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From: Sebastian Fischer <sebf_at_informatik.uni-kiel.de>

Date: Thu, 16 Dec 2010 16:34:39 +0900

Hi Sergio,

*> > inv a ? a = failure
*

*> >
*

*> > for all expressions `a`.
*

*>
*

*> Suppose, by way of an example, that a is True. There is no
*

*> expression b such that b ? True is a failure.
*

I propose to add a new language primitive `inv` (not to Curry, just in

imagination) such that `inv True` is such an expression.

This is in analogy to taking natural numbers and adding negative numbers

(which where once much more controversial than they are today [1]).

*> > Such inversion would allow to restrict nondeterministic computations not
*

*> > only using predicates but also by defining another nondeterministic
*

*> > operation and subtracting its results.
*

*>
*

*> I'd like to see an example.
*

Suppose we define Peano naturals and two nondeterministic operations

that yield an arbitrary number and an even number respectively:

data Nat = Z | S Nat

nat = Z ? S nat

evenNat = Z ? S (S evenNat)

With `inv` we can define `oddNat` as

oddNat = nat ? inv evenNat

We could define a general combinator for subtraction:

butNot :: a -> a -> a

butNot x y = x ? inv y

And define `oddNat` more intuitively as

oddNat = nat `butNot` evenNat

I notice that this example may be misleading because `inv` does not

construct negative numbers like in my analogy. Instead, `inv` constructs

anti-results (something that is to results like anti-matter is to

matter). Incidentally, I happened to demonstrate this using a data type

for natural numbers.

I wonder whether anti-results have been proposed before and am

interested in other examples of using it. (Inspiration could be drawn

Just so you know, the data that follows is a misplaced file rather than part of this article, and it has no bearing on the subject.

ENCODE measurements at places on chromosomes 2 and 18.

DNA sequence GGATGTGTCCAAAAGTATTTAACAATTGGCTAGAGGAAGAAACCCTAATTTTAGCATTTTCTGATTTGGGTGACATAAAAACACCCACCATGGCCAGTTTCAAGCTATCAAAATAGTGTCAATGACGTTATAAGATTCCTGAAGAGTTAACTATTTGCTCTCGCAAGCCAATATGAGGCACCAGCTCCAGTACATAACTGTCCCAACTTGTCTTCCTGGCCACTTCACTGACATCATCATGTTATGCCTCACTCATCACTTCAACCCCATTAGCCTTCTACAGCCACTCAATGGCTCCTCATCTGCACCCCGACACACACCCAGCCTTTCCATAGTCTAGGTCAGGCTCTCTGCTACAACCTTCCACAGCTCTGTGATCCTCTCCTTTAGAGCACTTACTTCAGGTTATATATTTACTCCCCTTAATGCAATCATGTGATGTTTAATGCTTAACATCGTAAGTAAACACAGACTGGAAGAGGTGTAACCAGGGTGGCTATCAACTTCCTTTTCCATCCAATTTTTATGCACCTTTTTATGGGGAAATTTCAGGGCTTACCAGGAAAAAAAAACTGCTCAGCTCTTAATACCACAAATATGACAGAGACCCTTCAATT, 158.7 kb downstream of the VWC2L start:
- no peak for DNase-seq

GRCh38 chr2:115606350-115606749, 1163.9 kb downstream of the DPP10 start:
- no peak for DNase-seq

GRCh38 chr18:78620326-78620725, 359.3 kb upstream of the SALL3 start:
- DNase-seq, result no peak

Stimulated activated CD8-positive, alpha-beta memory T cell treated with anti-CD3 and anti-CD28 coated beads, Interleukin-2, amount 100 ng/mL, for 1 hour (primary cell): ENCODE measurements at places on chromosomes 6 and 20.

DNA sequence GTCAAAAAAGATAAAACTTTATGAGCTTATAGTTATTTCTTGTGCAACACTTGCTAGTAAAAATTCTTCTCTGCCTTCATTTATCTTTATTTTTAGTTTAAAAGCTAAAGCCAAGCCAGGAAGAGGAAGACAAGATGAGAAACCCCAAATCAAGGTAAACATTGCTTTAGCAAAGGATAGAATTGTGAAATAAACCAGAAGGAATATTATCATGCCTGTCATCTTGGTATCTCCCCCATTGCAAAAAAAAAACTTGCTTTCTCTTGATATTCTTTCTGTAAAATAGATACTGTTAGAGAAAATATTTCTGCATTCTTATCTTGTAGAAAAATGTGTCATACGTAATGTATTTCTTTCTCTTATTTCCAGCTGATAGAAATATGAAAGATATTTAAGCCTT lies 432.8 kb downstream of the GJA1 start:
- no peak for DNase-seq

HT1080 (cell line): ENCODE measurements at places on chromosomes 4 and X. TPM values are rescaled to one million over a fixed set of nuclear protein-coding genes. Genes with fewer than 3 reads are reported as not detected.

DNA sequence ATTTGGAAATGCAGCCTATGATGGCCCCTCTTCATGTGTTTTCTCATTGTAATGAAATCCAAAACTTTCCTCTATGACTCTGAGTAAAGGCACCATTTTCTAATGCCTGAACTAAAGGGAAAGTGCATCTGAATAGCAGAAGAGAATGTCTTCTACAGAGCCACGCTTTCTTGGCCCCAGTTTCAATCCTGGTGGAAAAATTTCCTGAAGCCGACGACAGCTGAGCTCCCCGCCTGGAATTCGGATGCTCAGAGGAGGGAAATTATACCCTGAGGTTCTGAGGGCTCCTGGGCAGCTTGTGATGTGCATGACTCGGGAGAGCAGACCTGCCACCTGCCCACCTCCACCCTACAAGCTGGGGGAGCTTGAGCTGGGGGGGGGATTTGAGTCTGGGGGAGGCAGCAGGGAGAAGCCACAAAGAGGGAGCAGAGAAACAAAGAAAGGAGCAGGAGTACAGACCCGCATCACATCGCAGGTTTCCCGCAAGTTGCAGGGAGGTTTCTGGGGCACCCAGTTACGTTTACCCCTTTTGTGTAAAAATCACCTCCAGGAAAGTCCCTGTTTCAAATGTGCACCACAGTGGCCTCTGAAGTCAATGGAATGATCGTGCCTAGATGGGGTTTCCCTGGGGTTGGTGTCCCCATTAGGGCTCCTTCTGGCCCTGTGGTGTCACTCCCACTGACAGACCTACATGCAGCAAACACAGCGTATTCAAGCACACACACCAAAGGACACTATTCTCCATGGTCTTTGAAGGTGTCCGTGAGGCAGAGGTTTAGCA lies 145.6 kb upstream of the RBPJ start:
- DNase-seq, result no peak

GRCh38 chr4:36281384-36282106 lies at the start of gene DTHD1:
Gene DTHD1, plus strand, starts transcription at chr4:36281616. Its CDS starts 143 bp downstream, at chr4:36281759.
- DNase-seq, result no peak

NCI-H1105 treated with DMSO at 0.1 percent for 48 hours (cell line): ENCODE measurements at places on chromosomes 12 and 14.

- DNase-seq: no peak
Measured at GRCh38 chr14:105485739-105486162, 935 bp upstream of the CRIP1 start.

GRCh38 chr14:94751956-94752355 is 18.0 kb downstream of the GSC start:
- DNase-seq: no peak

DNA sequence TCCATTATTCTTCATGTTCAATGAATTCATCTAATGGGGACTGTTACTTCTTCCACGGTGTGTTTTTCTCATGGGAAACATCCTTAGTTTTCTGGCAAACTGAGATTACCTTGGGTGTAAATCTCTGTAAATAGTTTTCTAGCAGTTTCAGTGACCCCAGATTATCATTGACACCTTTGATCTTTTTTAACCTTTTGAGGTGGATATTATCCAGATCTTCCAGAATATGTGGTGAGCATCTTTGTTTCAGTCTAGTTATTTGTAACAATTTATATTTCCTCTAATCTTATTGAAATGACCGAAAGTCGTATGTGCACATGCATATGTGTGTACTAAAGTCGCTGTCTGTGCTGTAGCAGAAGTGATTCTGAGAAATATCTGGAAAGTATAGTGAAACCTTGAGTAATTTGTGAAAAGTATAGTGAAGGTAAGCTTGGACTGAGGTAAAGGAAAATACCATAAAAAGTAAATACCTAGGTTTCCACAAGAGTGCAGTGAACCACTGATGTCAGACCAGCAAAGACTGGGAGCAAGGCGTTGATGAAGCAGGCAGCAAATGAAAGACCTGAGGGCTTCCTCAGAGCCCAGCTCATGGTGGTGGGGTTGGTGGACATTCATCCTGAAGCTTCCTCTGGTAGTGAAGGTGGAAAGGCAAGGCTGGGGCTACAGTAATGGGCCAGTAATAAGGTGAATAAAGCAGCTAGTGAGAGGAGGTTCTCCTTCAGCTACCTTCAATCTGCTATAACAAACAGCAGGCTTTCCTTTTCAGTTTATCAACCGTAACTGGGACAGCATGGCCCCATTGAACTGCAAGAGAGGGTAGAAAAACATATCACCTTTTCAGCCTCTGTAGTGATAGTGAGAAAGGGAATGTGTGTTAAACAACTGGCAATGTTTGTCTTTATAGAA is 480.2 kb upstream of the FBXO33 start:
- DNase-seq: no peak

from formal languages that are difficult to define without using

complement but that have a complement which is easy to define.)

Sebastian

P.S. maybe `inv` should be called `anti` instead..

[1]: Some quotes from

http://en.wikipedia.org/wiki/Negative_and_non-negative_numbers#History

For a long time, negative solutions to problems were considered "false".

In Hellenistic Egypt, Diophantus in the third century A.D. referred to

an equation that was equivalent to 4x + 20 = 0 (which has a negative

solution) in Arithmetica, saying that the equation was absurd.

"A debt cut off from nothingness becomes a credit; a credit cut off from

nothingness becomes a debt."

In the 12th century AD in India, Bhāskara II also gave negative roots

for quadratic equations but rejected them because they were

inappropriate in the context of the problem. He stated that a negative

value is "in this case not to be taken, for it is inadequate; people do

not approve of negative roots."

In the 15th century, Nicolas Chuquet, a Frenchman, used negative numbers

as exponents and referred to them as “absurd numbers.” [citation needed]

In A.D. 1759, Francis Maseres, an English mathematician, wrote that

negative numbers "darken the very whole doctrines of the equations and

make dark of the things which are in their nature excessively obvious

and simple". He came to the conclusion that negative numbers were

nonsensical.

In the 18th century it was common practice to ignore any negative